This is why growing a fiddle leaf fig from seed is practically impossible.
What is the best container for a Ficus Lyrata?
It is ideal to choose a pot with sufficient drainage. Customers have reported success using terra-cotta or ceramic pots.
Because these materials are more porous and may provide more equal soil moisture throughout the pot, they are ideal for new Fiddle owners.
Aside with the material, the size of the pot is vital to consider. The idea is to offer a container that is only 1-2 inches larger than its current pot.
If you bring the plant home in the autumn or winter, you may want to keep it in its nursery container (sometimes known as a “can”) until spring.
When a recently acquired Ficus Lyrata is taken home, it will undergo significant transformation. By deferring repotting, you can prevent an extra change factor.
If a nursery can doesn’t go with your decor, consider putting it inside a colourful planter. Just be careful you support the nursery pot within the ornamental one to prevent it from wobbling or dropping and damaging the foliage.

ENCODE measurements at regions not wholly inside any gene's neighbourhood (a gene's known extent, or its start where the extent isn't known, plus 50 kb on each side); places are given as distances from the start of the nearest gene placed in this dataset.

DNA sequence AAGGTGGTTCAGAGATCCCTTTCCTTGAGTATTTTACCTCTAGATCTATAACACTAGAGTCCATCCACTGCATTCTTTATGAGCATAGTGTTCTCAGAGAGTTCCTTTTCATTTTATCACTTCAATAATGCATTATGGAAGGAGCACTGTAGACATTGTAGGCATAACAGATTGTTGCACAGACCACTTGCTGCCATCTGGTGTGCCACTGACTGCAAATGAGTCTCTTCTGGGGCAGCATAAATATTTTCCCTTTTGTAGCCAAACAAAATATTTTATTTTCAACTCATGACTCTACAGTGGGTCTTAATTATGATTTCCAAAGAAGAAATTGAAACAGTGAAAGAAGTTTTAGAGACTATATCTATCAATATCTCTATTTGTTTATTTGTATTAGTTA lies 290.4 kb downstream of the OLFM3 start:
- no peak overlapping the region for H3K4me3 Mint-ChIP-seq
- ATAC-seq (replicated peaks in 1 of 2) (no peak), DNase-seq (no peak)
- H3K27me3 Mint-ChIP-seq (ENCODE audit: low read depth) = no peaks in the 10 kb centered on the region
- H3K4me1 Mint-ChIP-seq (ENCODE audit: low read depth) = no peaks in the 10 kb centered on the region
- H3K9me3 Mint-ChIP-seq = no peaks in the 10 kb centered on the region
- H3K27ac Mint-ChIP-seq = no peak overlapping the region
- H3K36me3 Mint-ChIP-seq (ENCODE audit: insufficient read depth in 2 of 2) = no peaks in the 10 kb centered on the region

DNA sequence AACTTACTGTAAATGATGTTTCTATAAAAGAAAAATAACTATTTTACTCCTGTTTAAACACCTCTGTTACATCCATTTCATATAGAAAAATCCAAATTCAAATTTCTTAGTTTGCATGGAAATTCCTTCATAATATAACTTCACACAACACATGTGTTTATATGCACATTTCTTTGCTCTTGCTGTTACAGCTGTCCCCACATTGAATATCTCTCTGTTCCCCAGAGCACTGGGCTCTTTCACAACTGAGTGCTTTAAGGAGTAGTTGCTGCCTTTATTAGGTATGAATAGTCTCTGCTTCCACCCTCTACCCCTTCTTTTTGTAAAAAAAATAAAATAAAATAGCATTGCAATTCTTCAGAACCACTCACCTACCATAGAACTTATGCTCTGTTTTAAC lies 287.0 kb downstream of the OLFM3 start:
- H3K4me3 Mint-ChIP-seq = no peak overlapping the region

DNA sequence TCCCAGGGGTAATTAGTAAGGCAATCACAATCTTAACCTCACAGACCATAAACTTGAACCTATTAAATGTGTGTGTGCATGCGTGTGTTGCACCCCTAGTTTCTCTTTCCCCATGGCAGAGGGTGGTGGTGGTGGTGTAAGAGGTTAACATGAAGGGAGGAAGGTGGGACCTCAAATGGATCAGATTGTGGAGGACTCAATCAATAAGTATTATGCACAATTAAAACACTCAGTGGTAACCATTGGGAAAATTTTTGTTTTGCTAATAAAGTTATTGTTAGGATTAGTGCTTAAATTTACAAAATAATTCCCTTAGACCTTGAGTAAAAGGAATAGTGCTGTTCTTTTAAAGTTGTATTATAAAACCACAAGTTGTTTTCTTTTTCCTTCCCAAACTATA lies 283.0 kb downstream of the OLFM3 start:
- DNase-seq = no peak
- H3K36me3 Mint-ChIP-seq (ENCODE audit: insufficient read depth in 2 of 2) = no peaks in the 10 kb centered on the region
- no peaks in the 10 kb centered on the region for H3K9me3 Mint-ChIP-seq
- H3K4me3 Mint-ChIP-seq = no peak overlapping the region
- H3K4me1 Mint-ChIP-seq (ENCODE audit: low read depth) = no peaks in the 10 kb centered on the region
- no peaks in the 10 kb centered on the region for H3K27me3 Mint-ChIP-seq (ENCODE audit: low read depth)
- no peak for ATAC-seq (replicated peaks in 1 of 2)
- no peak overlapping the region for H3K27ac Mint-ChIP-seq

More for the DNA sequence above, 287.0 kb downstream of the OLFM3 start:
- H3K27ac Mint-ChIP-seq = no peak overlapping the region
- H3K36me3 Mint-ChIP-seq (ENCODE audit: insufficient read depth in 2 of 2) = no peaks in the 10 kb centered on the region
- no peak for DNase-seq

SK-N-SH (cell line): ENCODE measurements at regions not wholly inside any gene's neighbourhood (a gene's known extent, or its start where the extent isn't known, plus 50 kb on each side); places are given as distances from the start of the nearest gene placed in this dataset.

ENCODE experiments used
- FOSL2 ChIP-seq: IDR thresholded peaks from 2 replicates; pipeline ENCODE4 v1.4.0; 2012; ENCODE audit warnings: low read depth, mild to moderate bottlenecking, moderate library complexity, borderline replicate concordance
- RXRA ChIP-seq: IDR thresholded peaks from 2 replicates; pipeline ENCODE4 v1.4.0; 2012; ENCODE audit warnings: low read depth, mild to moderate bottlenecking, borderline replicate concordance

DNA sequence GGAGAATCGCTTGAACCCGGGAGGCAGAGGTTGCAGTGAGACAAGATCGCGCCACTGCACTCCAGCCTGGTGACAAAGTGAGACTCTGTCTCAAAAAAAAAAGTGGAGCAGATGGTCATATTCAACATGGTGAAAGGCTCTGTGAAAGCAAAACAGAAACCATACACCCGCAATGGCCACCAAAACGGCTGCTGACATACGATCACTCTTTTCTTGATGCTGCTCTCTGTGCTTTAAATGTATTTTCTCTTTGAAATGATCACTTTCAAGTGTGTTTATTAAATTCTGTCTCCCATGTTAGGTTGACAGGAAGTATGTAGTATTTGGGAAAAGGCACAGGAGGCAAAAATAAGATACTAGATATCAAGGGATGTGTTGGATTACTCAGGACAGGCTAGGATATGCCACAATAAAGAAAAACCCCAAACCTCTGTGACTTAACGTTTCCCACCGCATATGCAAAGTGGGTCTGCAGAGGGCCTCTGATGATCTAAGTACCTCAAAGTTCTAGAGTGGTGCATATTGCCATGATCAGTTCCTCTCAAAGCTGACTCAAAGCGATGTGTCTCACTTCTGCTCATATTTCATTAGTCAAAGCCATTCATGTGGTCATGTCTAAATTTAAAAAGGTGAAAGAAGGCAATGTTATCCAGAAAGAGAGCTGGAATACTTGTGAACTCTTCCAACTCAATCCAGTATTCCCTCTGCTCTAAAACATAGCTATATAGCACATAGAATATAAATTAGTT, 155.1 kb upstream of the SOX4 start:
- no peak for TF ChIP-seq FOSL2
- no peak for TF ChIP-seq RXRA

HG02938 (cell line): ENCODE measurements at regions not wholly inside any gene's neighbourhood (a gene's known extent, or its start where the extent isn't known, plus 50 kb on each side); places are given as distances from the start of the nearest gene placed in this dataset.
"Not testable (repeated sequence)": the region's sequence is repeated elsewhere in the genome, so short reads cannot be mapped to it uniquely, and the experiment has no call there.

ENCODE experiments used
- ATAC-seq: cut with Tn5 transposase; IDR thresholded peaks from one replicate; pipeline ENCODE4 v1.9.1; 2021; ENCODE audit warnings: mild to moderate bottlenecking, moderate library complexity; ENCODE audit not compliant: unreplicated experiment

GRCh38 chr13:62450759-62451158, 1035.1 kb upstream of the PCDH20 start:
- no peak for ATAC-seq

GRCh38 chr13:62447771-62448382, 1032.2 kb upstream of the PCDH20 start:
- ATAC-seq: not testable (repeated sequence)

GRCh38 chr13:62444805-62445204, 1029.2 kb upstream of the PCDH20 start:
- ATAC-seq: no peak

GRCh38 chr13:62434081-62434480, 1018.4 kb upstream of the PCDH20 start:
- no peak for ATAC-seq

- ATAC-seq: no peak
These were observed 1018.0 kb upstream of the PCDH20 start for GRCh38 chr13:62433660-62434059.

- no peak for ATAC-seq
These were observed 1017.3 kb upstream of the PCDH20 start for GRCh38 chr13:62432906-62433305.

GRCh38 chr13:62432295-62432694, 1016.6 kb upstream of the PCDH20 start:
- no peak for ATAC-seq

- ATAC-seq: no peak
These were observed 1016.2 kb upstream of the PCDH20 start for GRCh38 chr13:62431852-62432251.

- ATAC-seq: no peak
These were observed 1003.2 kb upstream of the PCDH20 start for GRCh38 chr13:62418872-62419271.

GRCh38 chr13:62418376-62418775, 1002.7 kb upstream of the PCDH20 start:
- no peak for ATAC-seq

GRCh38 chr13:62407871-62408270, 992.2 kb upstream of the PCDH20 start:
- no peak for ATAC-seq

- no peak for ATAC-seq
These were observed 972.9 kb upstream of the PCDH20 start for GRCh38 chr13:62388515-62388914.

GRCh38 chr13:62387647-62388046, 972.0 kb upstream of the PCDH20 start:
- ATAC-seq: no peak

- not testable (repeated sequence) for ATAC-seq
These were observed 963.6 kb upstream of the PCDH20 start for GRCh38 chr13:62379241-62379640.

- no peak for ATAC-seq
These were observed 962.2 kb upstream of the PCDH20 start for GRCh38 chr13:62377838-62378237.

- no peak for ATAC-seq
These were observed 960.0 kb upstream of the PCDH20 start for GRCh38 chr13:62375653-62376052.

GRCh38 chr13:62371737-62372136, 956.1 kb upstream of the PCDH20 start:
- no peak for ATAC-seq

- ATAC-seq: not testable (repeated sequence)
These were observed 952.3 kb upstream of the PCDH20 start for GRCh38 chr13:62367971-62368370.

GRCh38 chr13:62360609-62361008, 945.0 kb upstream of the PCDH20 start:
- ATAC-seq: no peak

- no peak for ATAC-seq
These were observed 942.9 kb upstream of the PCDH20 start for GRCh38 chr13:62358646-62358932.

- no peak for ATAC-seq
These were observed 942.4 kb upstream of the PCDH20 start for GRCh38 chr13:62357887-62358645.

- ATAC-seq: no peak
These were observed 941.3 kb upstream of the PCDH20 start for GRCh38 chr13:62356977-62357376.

Small stones make this very simple, although ornate vase fillers are lighter-weight and can add flair.
Where did the Ficus Lyrata plant come from?
Even when grown inside, a Fiddle Leaf Fig (Ficus Lyrata) survives in conditions very different from its native environment. Fiddle Leaf Fig trees are native to West Africa’s tropical rainforest.
These plants flourish beneath the forest canopy. As a result, their natural environment is bright but not sunny, with warm and humid air.